opioids (copy)

Testifying in defense of Johnson & Johnson, University of Miami Professor Bruce Bagley said counterfeit opioids and other drugs laced with fentanyl have increasingly been smuggled into the United States. Tulsa World file

NORMAN — Millions of opioid tablets have been stolen or improperly dispensed from Oklahoma pharmacies, a compliance officer for the Oklahoma State Board of Pharmacy testified Monday.

Gulf Coast Pharmaceuticals Inc., a Mississippi-based pharmaceutical supply company, had its license revoked and was fined $22,500 by the state pharmacy board in 2010 after an investigation revealed that it had improperly disbursed 6,721,000 opioid tablets through two pharmacies located on Indian land, documents revealed.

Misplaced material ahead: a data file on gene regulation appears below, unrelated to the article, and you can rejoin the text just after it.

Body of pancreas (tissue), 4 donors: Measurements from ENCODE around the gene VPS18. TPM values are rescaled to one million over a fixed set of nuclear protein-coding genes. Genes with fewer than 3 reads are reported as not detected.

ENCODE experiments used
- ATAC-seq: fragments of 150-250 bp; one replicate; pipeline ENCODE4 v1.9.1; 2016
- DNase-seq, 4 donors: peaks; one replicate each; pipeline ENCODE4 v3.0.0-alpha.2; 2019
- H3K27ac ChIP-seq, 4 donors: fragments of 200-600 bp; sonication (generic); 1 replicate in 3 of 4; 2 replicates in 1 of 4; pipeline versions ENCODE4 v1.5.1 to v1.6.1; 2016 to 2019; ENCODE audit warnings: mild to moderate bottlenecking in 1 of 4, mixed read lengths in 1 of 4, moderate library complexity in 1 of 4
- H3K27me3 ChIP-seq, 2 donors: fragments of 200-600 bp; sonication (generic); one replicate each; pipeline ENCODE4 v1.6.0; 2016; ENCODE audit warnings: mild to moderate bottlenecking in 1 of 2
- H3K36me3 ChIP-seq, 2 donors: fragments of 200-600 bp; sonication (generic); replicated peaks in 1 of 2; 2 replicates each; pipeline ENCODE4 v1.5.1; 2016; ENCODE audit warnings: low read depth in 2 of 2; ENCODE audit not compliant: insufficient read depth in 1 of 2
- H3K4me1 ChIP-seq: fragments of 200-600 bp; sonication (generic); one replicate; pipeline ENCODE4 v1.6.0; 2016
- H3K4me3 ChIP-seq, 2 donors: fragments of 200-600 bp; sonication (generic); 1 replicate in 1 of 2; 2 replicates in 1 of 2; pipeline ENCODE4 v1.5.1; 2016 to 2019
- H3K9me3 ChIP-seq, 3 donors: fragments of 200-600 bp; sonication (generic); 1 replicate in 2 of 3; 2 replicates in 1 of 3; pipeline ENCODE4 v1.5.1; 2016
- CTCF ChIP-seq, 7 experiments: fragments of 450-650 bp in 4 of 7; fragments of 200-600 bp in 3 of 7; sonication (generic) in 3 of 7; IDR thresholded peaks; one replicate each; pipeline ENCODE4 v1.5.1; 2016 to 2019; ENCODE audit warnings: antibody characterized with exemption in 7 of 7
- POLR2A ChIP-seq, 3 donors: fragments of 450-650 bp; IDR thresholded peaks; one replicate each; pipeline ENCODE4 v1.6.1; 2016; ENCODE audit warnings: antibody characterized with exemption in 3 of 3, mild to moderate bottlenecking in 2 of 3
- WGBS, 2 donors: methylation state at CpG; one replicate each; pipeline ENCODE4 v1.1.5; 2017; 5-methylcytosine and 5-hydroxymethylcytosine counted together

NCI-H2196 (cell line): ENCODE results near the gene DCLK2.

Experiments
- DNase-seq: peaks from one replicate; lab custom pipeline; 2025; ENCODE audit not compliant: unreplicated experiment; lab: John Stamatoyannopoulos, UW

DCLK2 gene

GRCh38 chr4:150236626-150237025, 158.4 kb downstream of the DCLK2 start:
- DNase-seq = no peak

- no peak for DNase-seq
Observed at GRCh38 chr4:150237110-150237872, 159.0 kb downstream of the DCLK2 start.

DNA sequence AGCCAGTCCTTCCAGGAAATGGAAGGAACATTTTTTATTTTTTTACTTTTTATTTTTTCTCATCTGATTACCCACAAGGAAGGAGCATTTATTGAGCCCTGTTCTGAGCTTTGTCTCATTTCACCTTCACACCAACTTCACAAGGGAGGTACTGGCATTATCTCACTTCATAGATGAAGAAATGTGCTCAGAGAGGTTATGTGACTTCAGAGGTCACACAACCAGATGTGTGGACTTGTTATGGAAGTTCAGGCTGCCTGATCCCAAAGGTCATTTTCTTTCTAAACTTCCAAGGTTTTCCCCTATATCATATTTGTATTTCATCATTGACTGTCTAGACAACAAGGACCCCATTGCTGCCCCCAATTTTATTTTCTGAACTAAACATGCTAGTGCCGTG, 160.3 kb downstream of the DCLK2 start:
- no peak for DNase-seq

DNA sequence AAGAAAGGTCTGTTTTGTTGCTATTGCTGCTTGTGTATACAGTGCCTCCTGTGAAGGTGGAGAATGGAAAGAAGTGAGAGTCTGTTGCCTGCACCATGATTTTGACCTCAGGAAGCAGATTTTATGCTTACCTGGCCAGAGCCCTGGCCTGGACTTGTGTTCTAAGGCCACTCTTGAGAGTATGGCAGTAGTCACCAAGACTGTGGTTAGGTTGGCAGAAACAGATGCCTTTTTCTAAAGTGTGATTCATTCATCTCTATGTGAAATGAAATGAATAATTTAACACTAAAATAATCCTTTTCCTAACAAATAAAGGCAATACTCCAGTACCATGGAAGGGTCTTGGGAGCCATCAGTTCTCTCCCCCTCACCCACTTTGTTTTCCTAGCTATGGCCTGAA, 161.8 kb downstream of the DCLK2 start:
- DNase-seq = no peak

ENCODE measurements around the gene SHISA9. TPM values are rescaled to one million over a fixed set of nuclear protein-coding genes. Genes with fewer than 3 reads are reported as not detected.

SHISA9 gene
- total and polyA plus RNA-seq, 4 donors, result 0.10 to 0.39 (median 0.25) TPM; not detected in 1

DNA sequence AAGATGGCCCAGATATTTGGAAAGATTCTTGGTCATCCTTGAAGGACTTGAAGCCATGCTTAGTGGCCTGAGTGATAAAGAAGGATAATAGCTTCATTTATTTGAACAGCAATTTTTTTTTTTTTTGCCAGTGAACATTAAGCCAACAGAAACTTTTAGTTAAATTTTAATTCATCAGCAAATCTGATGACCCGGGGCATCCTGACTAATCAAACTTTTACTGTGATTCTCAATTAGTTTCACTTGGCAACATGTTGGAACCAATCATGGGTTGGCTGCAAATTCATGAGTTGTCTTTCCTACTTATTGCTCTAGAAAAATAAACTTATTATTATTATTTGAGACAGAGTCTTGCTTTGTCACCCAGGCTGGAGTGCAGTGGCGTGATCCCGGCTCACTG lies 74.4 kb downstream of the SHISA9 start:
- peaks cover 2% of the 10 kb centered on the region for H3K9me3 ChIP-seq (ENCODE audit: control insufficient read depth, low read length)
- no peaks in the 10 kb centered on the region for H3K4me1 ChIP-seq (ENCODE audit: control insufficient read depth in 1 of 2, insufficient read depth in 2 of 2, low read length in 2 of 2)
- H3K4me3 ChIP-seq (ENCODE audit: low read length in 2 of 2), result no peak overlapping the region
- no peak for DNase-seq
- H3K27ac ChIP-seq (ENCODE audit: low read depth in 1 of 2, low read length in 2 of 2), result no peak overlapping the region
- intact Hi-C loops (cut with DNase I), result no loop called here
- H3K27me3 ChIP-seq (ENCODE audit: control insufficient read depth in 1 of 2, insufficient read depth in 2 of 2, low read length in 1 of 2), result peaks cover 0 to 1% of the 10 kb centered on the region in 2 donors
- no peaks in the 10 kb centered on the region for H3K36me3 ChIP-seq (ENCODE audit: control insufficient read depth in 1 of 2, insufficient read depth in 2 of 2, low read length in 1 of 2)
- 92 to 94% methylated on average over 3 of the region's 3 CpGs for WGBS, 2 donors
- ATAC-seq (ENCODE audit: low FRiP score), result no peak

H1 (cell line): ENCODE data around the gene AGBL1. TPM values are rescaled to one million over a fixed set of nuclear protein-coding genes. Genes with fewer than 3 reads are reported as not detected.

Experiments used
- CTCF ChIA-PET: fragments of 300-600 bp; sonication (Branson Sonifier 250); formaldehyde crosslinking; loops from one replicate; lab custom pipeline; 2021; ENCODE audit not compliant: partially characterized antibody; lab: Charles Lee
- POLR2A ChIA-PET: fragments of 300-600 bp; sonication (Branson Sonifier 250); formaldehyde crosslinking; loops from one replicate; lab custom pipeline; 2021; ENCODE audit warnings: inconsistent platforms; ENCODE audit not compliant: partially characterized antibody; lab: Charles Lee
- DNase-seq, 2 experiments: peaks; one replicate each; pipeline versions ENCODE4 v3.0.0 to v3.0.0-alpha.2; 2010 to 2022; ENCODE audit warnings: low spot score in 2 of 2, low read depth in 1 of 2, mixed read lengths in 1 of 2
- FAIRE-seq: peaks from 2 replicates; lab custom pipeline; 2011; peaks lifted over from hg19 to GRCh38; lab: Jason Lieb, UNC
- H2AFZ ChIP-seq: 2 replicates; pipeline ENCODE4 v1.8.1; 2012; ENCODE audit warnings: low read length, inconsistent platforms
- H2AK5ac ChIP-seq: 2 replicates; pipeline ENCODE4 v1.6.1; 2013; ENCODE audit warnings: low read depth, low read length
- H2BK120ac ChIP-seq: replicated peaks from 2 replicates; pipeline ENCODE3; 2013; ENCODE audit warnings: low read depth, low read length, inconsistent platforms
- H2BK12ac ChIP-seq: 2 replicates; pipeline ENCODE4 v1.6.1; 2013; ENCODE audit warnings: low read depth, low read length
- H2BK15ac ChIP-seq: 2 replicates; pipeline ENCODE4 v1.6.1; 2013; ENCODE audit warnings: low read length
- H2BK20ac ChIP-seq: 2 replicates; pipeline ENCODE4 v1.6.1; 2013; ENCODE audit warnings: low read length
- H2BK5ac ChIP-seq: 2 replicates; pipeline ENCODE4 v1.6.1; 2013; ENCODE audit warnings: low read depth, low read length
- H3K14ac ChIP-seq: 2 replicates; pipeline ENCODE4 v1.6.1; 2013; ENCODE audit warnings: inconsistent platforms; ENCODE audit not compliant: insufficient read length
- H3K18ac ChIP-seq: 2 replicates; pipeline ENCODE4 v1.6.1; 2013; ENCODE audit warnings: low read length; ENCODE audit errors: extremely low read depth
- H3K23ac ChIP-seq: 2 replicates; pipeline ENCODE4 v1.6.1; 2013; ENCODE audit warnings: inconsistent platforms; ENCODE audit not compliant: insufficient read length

Compliance officer Gary Michael LaRue testified by video deposition that the prescriptions were all filled without a valid physician-patient relationship and without the involvement of a pharmacist licensed through the state.

“They were open on tribal land, and nobody felt like they had jurisdiction,” LaRue said.

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